Customer Service: A question of a Chicken or the Eggs?
Commercially speaking India is a fascinating experience. But it can be a confronting place to be for a marketeer. Ordinarily, on a day to day basis, consumers filter out a lot of the hype in product and service marketing and, knowing this, marketeers are slack on holding themselves to account on the veracity of their claims. The end result is a lot of overblown hyperbole and corresponding low expectations. When you come to India you - as if born yesterday - fall victim to a new gulf between claim and reality. You sign up for the "deluxe" room only to find it doesn't have hot water. Business in India has very ancient traditions obviously, and while most focus today is on the call centre and IT industries, India has been open for international business since before Romans were buying spices on the Keralan coast.
In such a spiritual culture, karma plays such an important part in the way business is done. As a culture of pay-it-forward, reciprocation and transparency begins to rule amid a new social media world, a lot can be learnt from India about how to conduct business in this new environment. While traveling in India for a few weeks, I've had the opportunity to observe and learn some things that can inform the business of online and particularly social communication.
Of course, like anywhere, there's a lot that is wrong with the way business is done here. Just as a Rikshaw driver might tell you he does know of the destination you want to go to just to get the fare, only to admit later that he does not; so Indian IT services firms have been known to talk-up their skill set in an area to win the business, only to reveal later on that costs have blown out because they did not understand the scope of the project.
What so often prevents a business from poor conduct, aside from the law of course, is accountability. I have seen that some operators here - with a belief that bad business conduct will be repaid by the cosmos by way of bad luck - better understand that a good online reputation based on excellent customer service is repaid in more business. Equally treating customers badly or dishonestly leads to consequences for their online reputation by way of negative feedback that visits bad Karma on the bottom line.
Echoing the methodology of the "experience architect", in a world of social media the only way to manage online reputation is through actual conduct on the ground. As is often said, the character of a brand is no longer dictated by the messages emanating from the marketing department, but is instead the sum of the online conversations about that brand.
For example, in Jaipur we found someone who understands this at a more sophisticated level than even most blue chip, stock-exchange-listed corporations. But this wasn't a Harvard Business school graduate, Janu (of Junu's Private Tours) can't read or write English. But he implicitly understands that not only his customer service but also that of those services he recommends, reflects directly on his personal brand online. Despite his unfamiliarity with English, he is acutely aware of how his TripAdvisor, Blog and other social testimonials figure in where he ranks on Google and what he must do to not only grow that, but protect its positivity. Knowing how aware of this he is makes him more trustworthy and credible. He knows he can't afford to inspire bad feedback online, and knowing he knows that increases your confidence in the integrity of his word.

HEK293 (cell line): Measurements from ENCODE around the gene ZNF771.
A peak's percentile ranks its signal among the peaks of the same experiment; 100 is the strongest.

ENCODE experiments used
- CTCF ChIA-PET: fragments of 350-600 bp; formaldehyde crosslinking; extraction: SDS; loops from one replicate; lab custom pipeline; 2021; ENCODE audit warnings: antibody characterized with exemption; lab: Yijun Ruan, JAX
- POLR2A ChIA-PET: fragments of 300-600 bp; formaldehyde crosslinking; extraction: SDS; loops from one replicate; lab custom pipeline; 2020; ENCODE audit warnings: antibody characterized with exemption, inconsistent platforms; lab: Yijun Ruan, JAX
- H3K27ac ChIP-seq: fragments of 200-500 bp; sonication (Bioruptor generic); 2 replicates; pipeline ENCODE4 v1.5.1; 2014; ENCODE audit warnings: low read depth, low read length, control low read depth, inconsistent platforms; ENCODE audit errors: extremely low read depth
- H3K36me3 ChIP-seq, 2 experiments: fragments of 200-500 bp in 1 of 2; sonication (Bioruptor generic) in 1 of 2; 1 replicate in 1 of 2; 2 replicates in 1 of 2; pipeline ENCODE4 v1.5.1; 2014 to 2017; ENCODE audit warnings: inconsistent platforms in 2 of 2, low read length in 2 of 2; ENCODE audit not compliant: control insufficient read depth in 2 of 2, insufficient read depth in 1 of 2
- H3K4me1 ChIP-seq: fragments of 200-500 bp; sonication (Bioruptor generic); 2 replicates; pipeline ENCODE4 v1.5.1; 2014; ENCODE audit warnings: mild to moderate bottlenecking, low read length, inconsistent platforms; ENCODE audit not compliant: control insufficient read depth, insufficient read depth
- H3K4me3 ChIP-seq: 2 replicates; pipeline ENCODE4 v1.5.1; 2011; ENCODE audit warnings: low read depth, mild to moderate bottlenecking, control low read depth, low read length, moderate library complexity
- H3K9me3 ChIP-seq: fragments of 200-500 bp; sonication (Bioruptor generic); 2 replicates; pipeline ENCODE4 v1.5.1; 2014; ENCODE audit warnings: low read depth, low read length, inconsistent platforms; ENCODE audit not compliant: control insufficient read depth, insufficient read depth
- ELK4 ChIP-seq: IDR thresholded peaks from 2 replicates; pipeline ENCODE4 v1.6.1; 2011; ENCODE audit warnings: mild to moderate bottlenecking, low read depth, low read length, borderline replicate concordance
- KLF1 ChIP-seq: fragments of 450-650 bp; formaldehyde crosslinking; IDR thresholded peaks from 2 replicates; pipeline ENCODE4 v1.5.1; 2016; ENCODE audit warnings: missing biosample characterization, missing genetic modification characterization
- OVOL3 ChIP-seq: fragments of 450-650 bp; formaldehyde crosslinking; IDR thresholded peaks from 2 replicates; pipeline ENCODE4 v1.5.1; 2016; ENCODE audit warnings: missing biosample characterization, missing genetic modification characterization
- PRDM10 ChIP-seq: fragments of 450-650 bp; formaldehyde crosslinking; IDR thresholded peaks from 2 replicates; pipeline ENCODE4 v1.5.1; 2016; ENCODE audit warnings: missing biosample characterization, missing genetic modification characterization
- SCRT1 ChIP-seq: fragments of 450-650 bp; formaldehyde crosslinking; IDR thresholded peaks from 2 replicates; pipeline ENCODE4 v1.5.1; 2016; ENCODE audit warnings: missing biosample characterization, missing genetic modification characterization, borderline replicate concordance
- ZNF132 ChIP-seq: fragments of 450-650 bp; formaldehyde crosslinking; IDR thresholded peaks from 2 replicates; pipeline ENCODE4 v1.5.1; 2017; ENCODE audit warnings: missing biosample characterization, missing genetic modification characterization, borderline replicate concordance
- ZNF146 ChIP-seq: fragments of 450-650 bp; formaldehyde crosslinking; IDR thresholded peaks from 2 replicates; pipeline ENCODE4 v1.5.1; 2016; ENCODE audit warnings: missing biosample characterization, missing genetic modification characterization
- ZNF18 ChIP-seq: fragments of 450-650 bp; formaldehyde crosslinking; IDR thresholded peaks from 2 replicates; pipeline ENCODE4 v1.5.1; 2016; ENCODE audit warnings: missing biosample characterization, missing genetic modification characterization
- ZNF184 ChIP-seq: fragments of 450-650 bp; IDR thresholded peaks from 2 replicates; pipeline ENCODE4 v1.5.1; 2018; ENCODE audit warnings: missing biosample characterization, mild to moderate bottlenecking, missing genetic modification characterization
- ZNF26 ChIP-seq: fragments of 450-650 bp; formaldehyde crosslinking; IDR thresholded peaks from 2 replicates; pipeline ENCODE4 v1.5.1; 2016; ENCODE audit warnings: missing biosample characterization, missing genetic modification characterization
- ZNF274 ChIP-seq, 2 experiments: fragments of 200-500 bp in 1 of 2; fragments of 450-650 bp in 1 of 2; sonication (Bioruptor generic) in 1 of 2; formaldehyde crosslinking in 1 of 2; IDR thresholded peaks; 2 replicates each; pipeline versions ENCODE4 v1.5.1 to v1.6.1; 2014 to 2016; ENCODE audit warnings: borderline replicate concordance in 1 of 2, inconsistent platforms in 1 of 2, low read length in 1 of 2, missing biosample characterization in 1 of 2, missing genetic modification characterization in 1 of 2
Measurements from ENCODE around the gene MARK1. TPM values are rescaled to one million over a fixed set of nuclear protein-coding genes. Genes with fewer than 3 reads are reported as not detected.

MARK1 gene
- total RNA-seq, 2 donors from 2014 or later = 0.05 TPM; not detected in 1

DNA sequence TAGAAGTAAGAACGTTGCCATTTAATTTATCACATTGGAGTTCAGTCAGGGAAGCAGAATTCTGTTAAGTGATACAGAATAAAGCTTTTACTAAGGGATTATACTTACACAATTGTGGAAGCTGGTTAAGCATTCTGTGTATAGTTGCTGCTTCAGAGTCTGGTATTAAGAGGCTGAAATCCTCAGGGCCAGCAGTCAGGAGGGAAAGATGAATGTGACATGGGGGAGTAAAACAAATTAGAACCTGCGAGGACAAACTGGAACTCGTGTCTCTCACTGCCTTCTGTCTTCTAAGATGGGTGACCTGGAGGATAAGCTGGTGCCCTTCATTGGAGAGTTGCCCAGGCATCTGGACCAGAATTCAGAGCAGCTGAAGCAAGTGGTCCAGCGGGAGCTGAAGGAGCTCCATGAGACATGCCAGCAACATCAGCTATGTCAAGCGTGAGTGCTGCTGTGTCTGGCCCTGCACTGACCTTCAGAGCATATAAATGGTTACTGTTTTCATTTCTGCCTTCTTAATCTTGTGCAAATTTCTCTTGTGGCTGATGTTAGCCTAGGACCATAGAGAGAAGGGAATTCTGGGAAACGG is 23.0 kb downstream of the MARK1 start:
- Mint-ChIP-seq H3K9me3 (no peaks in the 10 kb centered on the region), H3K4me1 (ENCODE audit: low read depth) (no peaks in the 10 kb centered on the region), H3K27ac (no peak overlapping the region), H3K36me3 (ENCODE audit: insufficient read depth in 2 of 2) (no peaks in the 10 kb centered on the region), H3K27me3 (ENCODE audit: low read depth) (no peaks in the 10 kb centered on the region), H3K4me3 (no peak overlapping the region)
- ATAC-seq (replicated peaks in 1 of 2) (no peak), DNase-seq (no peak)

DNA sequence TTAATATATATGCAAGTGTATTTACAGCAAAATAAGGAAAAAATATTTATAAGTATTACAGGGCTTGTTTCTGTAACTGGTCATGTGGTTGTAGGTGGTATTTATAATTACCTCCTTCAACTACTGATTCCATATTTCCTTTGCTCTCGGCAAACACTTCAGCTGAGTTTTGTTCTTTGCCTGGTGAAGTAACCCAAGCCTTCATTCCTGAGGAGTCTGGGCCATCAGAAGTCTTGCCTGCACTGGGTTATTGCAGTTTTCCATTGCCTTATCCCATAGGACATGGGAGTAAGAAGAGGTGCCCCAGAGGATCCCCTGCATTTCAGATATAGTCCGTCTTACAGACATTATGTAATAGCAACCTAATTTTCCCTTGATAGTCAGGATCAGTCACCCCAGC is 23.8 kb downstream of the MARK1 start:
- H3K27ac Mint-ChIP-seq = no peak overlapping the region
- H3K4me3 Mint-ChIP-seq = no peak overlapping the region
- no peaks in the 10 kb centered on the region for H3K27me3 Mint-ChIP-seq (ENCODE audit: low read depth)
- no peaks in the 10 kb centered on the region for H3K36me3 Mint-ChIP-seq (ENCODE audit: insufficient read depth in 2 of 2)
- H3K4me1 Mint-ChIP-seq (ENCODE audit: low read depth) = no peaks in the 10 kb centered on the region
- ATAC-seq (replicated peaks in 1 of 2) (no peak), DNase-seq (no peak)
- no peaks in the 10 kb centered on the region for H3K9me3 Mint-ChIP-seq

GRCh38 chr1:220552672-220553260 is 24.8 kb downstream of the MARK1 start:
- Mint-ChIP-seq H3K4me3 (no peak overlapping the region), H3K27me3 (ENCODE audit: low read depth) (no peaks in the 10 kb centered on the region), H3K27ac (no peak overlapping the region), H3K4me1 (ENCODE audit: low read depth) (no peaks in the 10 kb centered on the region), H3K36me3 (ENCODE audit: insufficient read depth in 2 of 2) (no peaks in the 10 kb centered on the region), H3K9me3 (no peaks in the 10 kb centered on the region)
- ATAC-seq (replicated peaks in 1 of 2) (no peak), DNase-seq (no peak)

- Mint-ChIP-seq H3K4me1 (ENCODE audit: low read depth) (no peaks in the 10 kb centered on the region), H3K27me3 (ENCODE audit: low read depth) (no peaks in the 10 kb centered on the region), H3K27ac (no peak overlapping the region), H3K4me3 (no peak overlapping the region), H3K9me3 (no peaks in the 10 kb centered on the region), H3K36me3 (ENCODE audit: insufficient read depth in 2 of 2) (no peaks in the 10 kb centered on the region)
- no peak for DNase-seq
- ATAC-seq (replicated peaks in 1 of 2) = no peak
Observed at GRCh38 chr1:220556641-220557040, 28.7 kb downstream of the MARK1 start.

But as a result, in a country where it often feels that nothing comes for free, Janu understands the pay-it-forward rule. He routinely checked in with us as we travelled the road trip around Rajasthan he designed and arranged for us to check we were happy; and it was second nature to invest his time into going out of his way to ensure a positive experience, even - and sometimes expecialy - when there wasn't an earn in it for him. He had a great way of describing his ethic in terms of chicken and egg. He said he wanted the eggs, not the chicken - whereas he felt many hawkers in India were happy to slay the chicken for an immediate win; he conversely was happy to keep the chicken and get eggs into the future. Too much modern business seeks to slay the chicken and doesn't consider the future eggs.
A good example of the chicken mentality is another Indian experience we had. In search of a particular kind of memory card reader, we sought the location of a branded-goods shopping centre where we might find a well-stocked electronics shop. We stumbled across bold claims of a new "Ashok Cosmos Mall" in Agra and we set off across town to it. After the typical arduous danger and fume filled journey, we arrived at a venue that could boast only a small supermarket and a Macdonald's. None of the shops had been filled. What we had read was vision and hype. But what did the owner care? The marketing had worked, and would continue to work when the shops were filled. Our disappointment was not an issue. This is he traditional attitude of most modern businesses. The Old Regime. Your disappointment is not an impact on the bottom line - as long as you don't share it with anyone. We were a dead and eaten chicken - but there will be no eggs.
Except in the world of social media. Here, bad experience becomes the brand-defining experience online. That is why future business will have to follow the Janu model and not the Cosmos Mall model. Architecting the experience will be more important than Architecting the message.